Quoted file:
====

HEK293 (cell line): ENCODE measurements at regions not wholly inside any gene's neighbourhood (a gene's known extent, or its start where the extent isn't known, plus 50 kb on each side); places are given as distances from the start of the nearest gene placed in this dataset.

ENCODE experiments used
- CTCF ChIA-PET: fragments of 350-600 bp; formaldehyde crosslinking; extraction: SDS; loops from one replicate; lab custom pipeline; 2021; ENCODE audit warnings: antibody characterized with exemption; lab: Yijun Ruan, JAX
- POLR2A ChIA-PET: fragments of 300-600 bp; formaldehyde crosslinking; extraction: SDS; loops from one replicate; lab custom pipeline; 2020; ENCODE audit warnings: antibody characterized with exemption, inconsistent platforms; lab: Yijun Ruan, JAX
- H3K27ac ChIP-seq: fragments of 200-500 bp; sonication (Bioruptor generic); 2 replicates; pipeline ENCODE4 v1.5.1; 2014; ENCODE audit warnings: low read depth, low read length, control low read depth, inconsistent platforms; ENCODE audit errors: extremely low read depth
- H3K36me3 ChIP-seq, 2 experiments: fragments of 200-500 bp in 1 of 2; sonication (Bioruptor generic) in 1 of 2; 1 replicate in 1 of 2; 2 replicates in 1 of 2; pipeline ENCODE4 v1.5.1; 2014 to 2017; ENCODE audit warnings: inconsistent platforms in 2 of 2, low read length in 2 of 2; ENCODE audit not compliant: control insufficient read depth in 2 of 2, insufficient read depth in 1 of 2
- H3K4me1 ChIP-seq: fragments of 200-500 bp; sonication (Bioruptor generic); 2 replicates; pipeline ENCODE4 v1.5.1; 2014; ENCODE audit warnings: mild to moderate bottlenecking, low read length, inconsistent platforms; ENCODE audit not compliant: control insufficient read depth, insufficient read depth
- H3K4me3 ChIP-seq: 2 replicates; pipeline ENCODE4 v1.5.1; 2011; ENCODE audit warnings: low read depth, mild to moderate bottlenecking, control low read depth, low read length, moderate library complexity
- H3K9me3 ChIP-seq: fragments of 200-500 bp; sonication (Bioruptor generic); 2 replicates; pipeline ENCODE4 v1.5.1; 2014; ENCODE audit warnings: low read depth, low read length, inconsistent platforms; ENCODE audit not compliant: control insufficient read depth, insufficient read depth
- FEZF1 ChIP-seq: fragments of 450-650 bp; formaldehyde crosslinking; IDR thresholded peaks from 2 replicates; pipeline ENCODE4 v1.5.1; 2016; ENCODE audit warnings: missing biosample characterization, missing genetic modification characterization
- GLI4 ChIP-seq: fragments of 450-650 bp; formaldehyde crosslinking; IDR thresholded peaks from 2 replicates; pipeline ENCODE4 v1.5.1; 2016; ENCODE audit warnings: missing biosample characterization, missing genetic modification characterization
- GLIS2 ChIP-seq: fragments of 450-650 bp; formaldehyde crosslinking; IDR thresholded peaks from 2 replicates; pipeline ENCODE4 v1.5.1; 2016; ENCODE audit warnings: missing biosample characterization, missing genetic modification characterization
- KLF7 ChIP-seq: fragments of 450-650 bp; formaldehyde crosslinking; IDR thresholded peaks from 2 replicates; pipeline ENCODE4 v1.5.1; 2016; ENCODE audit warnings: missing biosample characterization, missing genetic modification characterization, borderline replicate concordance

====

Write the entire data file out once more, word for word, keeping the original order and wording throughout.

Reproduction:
HEK293 (cell line): ENCODE measurements at regions not wholly inside any gene's neighbourhood (a gene's known extent, or its start where the extent isn't known, plus 50 kb on each side); places are given as distances from the start of the nearest gene placed in this dataset.

ENCODE experiments used
- CTCF ChIA-PET: fragments of 350-600 bp; formaldehyde crosslinking; extraction: SDS; loops from one replicate; lab custom pipeline; 2021; ENCODE audit warnings: antibody characterized with exemption; lab: Yijun Ruan, JAX
- POLR2A ChIA-PET: fragments of 300-600 bp; formaldehyde crosslinking; extraction: SDS; loops from one replicate; lab custom pipeline; 2020; ENCODE audit warnings: antibody characterized with exemption, inconsistent platforms; lab: Yijun Ruan, JAX
- H3K27ac ChIP-seq: fragments of 200-500 bp; sonication (Bioruptor generic); 2 replicates; pipeline ENCODE4 v1.5.1; 2014; ENCODE audit warnings: low read depth, low read length, control low read depth, inconsistent platforms; ENCODE audit errors: extremely low read depth
- H3K36me3 ChIP-seq, 2 experiments: fragments of 200-500 bp in 1 of 2; sonication (Bioruptor generic) in 1 of 2; 1 replicate in 1 of 2; 2 replicates in 1 of 2; pipeline ENCODE4 v1.5.1; 2014 to 2017; ENCODE audit warnings: inconsistent platforms in 2 of 2, low read length in 2 of 2; ENCODE audit not compliant: control insufficient read depth in 2 of 2, insufficient read depth in 1 of 2
- H3K4me1 ChIP-seq: fragments of 200-500 bp; sonication (Bioruptor generic); 2 replicates; pipeline ENCODE4 v1.5.1; 2014; ENCODE audit warnings: mild to moderate bottlenecking, low read length, inconsistent platforms; ENCODE audit not compliant: control insufficient read depth, insufficient read depth
- H3K4me3 ChIP-seq: 2 replicates; pipeline ENCODE4 v1.5.1; 2011; ENCODE audit warnings: low read depth, mild to moderate bottlenecking, control low read depth, low read length, moderate library complexity
- H3K9me3 ChIP-seq: fragments of 200-500 bp; sonication (Bioruptor generic); 2 replicates; pipeline ENCODE4 v1.5.1; 2014; ENCODE audit warnings: low read depth, low read length, inconsistent platforms; ENCODE audit not compliant: control insufficient read depth, insufficient read depth
- FEZF1 ChIP-seq: fragments of 450-650 bp; formaldehyde crosslinking; IDR thresholded peaks from 2 replicates; pipeline ENCODE4 v1.5.1; 2016; ENCODE audit warnings: missing biosample characterization, missing genetic modification characterization
- GLI4 ChIP-seq: fragments of 450-650 bp; formaldehyde crosslinking; IDR thresholded peaks from 2 replicates; pipeline ENCODE4 v1.5.1; 2016; ENCODE audit warnings: missing biosample characterization, missing genetic modification characterization
- GLIS2 ChIP-seq: fragments of 450-650 bp; formaldehyde crosslinking; IDR thresholded peaks from 2 replicates; pipeline ENCODE4 v1.5.1; 2016; ENCODE audit warnings: missing biosample characterization, missing genetic modification characterization
- KLF7 ChIP-seq: fragments of 450-650 bp; formaldehyde crosslinking; IDR thresholded peaks from 2 replicates; pipeline ENCODE4 v1.5.1; 2016; ENCODE audit warnings: missing biosample characterization, missing genetic modification characterization, borderline replicate concordance